Introducing Little People to Big Ideas
Creating an Elementary Curriculum to Encourage Design Thinking
Sometimes, even no-nonsense businesspeople have to follow their hearts, and take on projects not for the money — but rather, because they see a huge opening to do a good deed. To that end, principals Beth Singer and Howard Smith have been busy developing design-thinking curriculumfor elementary age kids…teaching them 21st century protocols for solving problems and creating a fertile environment for innovation. “We’re coaching them to use the right and the left sides of the brains in the same progression. And we believe it’s not a moment too soon, because we are leaving these kids with uber challenges to confront in their lifetimes,” says Beth.
It started when Beth and Howard’s child, Lee, was in first grade in Arlington County Public Schools. They recognized a gaping hole in the arts program: using the arts, and specifically design, as a protocol for solving problems. Beth explains, “Apple and 3M were companies on the brink of failure, but using design thinking, they adopted an innovative corporate culture that achieved amazing records of success.”
Learning how to think like a designer
Design thinking is a way to take the fundamental processes used by design disciplines — observation, brainstorming, rapid proto-typing, refinement, and testing — and apply them on a broader level to solve all sorts of problems. Practicing design thinking is not only a way to accomplish a specific creative task, but actually to learn how to produce breakthrough thinking.
The lessons take 1.5 hours and involve a hands-on creative experience and a brief overview of the lesson’s concept. “First graders on up to 5th graders are learning how to re-invent packaging, understand the importance of good signage, communicating more powerfully with words and pictures, the fundamentals of good typography, and the origin and importance of symbols in ours and other cultures,” explains Howard. “Because design thinking crosses subjects, our students connect the dots in a more meaningful way between social studies, English, math, science — and design.”
To date, Beth and Howard have developed over 25 pieces of curriculum and have delivered them in over 80 sessions.
“For example: one of the lessons is inspired by a 5th grade unit on medieval history: It begins with a visual discussion of medieval coats of arms, and explores why they were used. Then we make connections with modern football and police uniforms, how logos are used in branding, and we even connect to the importance of legible typefaces on highway signs.”
The activity calls for kids to create their own family herald — complete with elements signifying personal things about themselves and their family. Throughout the activity, Beth and Howard encourage students to think critically, brainstorm, research, and refine their ideas — some of the key steps in design thinking.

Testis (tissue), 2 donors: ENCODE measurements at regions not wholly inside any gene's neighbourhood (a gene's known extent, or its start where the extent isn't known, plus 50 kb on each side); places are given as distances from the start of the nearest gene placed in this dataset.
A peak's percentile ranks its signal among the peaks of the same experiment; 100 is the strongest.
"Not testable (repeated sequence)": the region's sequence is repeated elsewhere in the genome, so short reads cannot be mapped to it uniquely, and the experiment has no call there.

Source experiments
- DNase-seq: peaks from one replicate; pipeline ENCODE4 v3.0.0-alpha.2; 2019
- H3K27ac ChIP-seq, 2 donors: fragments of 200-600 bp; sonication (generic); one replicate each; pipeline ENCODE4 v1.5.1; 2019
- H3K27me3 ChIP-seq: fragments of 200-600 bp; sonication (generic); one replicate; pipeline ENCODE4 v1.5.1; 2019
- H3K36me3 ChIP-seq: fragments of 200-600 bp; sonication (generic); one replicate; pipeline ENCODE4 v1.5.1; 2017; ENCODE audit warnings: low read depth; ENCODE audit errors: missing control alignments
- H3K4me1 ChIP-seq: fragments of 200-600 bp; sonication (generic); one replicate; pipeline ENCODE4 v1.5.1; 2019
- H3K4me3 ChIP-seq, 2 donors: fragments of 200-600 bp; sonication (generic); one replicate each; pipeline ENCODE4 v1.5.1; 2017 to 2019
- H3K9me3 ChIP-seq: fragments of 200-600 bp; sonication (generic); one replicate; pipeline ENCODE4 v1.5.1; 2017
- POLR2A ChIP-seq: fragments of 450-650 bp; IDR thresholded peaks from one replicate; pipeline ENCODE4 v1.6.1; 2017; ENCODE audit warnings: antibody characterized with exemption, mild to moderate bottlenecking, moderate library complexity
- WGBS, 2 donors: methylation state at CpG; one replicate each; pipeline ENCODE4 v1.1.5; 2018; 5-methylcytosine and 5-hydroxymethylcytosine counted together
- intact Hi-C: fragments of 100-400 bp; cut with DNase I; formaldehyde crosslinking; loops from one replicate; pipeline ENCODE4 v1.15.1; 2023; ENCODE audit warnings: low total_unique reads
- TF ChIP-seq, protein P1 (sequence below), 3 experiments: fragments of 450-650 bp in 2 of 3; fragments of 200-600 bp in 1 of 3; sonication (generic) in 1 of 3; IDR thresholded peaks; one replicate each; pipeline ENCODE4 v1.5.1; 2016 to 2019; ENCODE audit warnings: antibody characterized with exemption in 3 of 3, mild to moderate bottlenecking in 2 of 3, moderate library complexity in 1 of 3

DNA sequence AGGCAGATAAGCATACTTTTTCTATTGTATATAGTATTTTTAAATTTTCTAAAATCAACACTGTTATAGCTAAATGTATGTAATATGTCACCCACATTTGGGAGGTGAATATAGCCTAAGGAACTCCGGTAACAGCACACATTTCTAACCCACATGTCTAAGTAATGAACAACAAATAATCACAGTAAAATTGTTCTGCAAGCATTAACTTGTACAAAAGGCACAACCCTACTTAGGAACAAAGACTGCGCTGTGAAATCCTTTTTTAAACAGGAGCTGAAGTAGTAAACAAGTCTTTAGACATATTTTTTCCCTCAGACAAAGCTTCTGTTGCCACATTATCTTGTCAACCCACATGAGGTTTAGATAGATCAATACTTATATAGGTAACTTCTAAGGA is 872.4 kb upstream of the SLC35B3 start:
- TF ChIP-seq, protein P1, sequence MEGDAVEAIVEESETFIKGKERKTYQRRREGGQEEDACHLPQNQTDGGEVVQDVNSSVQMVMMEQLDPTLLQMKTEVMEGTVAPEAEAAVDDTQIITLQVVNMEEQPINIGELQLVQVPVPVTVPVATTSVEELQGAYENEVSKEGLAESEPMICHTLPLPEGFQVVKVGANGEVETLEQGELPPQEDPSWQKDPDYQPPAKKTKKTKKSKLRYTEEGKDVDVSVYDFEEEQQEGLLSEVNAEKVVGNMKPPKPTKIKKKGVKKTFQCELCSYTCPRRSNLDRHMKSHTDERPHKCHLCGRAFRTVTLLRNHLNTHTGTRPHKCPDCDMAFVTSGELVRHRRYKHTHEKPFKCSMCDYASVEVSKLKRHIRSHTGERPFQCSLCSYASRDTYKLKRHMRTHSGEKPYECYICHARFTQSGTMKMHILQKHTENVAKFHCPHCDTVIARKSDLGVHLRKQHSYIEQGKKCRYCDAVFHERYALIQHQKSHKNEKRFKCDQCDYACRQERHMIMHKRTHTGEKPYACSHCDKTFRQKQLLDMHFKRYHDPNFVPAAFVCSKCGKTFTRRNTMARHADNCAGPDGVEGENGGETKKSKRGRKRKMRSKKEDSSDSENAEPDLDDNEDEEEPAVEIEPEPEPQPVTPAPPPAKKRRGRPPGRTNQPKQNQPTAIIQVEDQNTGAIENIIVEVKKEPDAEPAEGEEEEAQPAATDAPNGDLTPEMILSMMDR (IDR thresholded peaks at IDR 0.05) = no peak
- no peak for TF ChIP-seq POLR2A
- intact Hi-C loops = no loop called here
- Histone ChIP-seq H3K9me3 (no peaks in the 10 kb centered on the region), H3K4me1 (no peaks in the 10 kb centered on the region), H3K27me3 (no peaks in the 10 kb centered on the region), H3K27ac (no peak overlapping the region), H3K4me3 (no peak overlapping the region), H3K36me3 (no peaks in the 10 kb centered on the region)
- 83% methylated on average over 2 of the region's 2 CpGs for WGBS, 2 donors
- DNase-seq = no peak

“Our planet needs all the inventive and original thinkers we can produce in order to address huge challenges — from climate change to poverty, from transportation to food waste. If we can get kids to feel comfortable leaning hard on their imaginations and looking at ‘what is’ in new ways, then I believe our beautiful, if imperfect, world has a brighter future,” muses Beth.
Want to take Design Thinking for Kids to your school or religious institution? Email us and we’ll set up a date.
“Beth and Howard introduced the students to new ideas and thought processes that allowed them to engage in creative and different ways. The process was highly valuable and the project work was extremely engaging. The students could not believe how quickly the time elapsed and most wanted the opportunity to keep working.”
— Amy Friedman, Lead Teacher, First Grade, Temple Rodef Shalom Religious School
“The classes were really fun and honestly, I myself have learned from the kids too. Their imagination and creativity are very impressive. Thank you for doing such a great program!”
—Khan Pham, Volunteer, Professional Designer
What we’ve done…
Developed curriculum for elementary age kids in public, private and religious schools that uses design thinking to enhance existing educational content, foster innovation and out-of-the-box problem solving
Produced over 25 curriculum segments that uses a 1.5-hour-experience lead by Beth and Howard and augmented by professional design volunteers
What happened was…
Delivered over 80 lessons in the past 10 years
Receive ongoing and regular calls from schools inviting us to teach one of our lessons
Attract a plethora of professional design volunteers, resulting in a “volunteer experience” which includes training and networking for volunteers